Volume 10, Number 4
Dr. Benowitz Conducts Research on Nicotine Addiction
By Michael D. Mueller, NIDA NOTES Contributing Writer
There is a widely held perception that NIDA supports only scientific studies of illicit drugs. The research of MERIT award winner Dr. Neal Benowitz, however, demonstrates NIDA's commitment to understanding nicotine addiction, described by many as America's greatest public health challenge.
In fact, Dr. Benowitz is convinced that NIDA has led the research on why people smoke and how tobacco use might be reduced. The studies have resulted in great rewards for the American people, he says. "I personally believe that NIDA-supported research on nicotine and tobacco addiction has resulted in greater health benefits for the United States than any other program," says Dr. Benowitz.
Dr. Neil Benowitz
Dr. Benowitz, a professor of medicine, psychiatry, and pharmacy at the University of California at San Francisco, is one of the world's experts on the effects of nicotine and how it is broken down in the blood and removed from the body. His career is studded with research achievements that have helped explain the addictive nature of nicotine and tobacco and the role nicotine and other substances in tobacco smoke play in various diseases.
Dr. Benowitz began studying nicotine and its effects on people in 1975 when that area of research was in its infancy. His early investigations showed how nicotine behaves in the blood and how it is metabolized or broken down by the body. One focus of his research has been "to explain the relationships between levels of nicotine in the body and effects on the heart and blood vessels over time as well as the effects of nicotine on smoking behavior," he says.
Dr. Benowitz's research has influenced policy and treatment strategies. For example, his research on nicotine addiction among young people contributed to greater restrictions on smoking in schools. Preventing smoking among youth is key, he says. "Within 3 years they become addicted," he notes.
In studies of smoking behavior, Dr. Benowitz found that many smokers compensate or "oversmoke" when they switch to light or ultra-light cigarettes. That is, they inhale more tar and nicotine-sometimes much more-than the yields indicated on cigarette packs that are determined by the Federal Trade Commission (FTC) test methods described below.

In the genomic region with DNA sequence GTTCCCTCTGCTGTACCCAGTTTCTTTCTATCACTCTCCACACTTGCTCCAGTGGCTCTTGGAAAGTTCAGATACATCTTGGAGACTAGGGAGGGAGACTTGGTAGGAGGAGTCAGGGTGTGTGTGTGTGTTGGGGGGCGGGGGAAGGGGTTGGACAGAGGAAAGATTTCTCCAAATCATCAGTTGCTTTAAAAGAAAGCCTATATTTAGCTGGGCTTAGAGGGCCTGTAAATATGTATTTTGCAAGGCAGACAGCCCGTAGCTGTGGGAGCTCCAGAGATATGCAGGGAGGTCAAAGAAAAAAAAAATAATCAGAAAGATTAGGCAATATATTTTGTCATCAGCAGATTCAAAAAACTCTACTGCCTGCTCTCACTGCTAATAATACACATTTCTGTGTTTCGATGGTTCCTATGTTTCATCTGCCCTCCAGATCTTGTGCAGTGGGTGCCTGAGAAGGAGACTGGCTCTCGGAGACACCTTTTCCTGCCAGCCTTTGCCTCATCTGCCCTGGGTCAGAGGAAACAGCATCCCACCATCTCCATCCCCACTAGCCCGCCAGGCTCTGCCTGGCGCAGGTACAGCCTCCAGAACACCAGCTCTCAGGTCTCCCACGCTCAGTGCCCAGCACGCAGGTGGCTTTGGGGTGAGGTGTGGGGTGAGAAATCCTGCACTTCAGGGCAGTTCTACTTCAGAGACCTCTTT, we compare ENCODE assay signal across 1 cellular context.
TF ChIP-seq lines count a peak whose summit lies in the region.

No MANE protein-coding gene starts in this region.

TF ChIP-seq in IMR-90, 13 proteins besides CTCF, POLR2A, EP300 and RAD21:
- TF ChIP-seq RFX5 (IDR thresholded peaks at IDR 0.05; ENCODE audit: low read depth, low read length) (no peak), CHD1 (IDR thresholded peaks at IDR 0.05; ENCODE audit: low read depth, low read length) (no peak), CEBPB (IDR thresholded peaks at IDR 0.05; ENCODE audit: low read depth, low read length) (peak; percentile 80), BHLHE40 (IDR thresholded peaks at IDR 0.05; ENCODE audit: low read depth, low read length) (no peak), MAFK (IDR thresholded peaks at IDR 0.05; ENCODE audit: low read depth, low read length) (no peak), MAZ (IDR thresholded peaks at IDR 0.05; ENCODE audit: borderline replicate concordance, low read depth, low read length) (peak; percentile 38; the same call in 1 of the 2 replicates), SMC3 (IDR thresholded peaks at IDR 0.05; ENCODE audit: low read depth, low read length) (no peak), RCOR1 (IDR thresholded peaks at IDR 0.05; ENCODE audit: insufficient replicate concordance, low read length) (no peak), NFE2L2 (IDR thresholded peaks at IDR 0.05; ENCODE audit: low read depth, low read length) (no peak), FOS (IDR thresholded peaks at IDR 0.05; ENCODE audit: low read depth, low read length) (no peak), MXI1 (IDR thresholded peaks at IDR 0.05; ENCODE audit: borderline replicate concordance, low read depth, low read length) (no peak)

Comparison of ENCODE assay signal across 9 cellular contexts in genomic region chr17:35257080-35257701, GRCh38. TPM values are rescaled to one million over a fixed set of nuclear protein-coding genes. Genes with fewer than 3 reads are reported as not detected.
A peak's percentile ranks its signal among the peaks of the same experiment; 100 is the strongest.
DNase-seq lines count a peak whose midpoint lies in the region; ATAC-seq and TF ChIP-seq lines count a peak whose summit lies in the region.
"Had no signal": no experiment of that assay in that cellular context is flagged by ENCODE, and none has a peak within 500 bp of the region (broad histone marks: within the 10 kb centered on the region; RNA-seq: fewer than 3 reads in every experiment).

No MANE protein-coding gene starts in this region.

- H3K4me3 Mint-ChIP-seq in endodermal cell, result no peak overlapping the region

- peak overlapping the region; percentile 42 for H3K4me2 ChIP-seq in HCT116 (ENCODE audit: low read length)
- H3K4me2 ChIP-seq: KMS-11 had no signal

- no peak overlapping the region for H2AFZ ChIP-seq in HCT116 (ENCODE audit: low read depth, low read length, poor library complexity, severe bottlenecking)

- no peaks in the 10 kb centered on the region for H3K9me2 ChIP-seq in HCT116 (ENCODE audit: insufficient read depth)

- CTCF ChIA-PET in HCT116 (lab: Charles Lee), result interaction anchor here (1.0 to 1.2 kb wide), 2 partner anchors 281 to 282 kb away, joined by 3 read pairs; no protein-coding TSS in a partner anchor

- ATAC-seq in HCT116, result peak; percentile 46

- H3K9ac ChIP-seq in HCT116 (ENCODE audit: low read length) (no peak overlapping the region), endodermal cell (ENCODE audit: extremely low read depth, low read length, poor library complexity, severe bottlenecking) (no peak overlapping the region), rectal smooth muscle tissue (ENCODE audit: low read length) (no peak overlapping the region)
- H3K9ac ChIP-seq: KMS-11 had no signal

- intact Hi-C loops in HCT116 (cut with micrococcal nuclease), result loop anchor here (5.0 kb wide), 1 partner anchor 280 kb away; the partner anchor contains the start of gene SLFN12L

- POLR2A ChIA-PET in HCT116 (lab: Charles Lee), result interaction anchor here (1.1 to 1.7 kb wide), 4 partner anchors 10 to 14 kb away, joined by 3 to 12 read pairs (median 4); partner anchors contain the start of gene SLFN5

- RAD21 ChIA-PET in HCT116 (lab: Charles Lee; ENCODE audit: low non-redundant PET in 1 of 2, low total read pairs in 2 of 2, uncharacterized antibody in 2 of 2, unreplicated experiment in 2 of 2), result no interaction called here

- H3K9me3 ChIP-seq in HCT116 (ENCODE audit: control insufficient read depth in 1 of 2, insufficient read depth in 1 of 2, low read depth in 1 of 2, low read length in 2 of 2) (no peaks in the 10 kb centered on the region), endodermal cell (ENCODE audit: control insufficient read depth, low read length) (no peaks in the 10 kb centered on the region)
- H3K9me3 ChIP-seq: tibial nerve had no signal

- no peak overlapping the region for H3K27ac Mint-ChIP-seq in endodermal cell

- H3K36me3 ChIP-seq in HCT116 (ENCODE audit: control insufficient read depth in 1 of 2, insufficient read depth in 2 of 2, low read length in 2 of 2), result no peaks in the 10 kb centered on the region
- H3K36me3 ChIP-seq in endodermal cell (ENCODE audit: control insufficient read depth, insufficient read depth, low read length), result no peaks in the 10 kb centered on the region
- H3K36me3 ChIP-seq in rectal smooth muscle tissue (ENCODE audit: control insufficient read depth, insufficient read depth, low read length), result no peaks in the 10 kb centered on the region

At a recent National Cancer Institute national conference, these findings provided important evidence that the FTC may need to adjust its standard cigarette test method. With the present FTC test method, machines "smoke" cigarettes in a set manner, regardless of brand or tobacco strength. The machines do not cover up ventilation holes in filters or puff more frequently if they "sense" a lower yield of tar and nicotine, as living smokers do. "The current method is totally misleading," says Dr. Benowitz. "It assumes people smoke like test machines." Smokers strive to "maintain a desired level of nicotine in the body," he says.
Dr. Benowitz's research also has provided a means for determining exposure to tobacco smoke through measurement of nicotine and its products in blood, urine, and saliva. The measurements can show how much a smoker is smoking and the degree to which nonsmokers are breathing "secondhand smoke." Thus, it is possible to estimate health risks for nonsmokers.
In addition, Dr. Benowitz has carried out important research on the role of smoking in atherosclerosis, or "hardening of the arteries," and on the absorption of nicotine through the skin via nicotine patches. Smoking can affect what happens to lipids in the blood and the stress on the heart and blood vessels, according to Dr. Benowitz.
He also notes that "blood clotting is a major link between cigarette smoking and heart attack. However, our data suggest that it is not nicotine but something else in cigarettes that causes the clotting," he adds.
While working under his MERIT grant, Dr. Benowitz is shifting his attention from the general population to exploring individual differences in how the human body reacts to and handles nicotine. Important findings are surfacing in his study of the metabolic breakdown of nicotine in people in different ethnic groups.
"We have confirmed that African Americans metabolize nicotine differently than Caucasian Americans," reports Dr. Benowitz. Specifically, cotinine-a major byproduct in the metabolism of nicotine-is broken down more slowly in the blood of African-American smokers. This finding may help answer questions that nag Dr. Benowitz: "Why do African-American smokers have a greater risk of cancer than Caucasian smokers who smoke the same number of cigarettes? Is it because they metabolize nicotine differently, which influences their smoking behavior, or do they puff cigarettes more intensively and take in more smoke per cigarette?"
It is not yet known how the differences in metabolism relate to differences in smoking behavior and addiction. However, this ground-breaking research is expected to provide valuable information in the continuing effort to better understand nicotine addiction and to build more effective smoking control programs.
Dr. Benowitz received his M.D. degree in 1969 from the University of Rochester School of Medicine in New York. Following a 2-year internship and residency at the Bronx Municipal Hospital Center in New York City, he accepted a research fellowship in clinical pharmacology in 1971 at the University of California at San Francisco, where, today, he is chief of the Division of Clinical Pharmacology and Experimental Therapeutics. His research on nicotine addiction, the effects of environmental tobacco smoke, and cigarette test methods has had a major impact on the continuing debate about the public health issues surrounding smoking.
From NIDA NOTES, July/August, 1995
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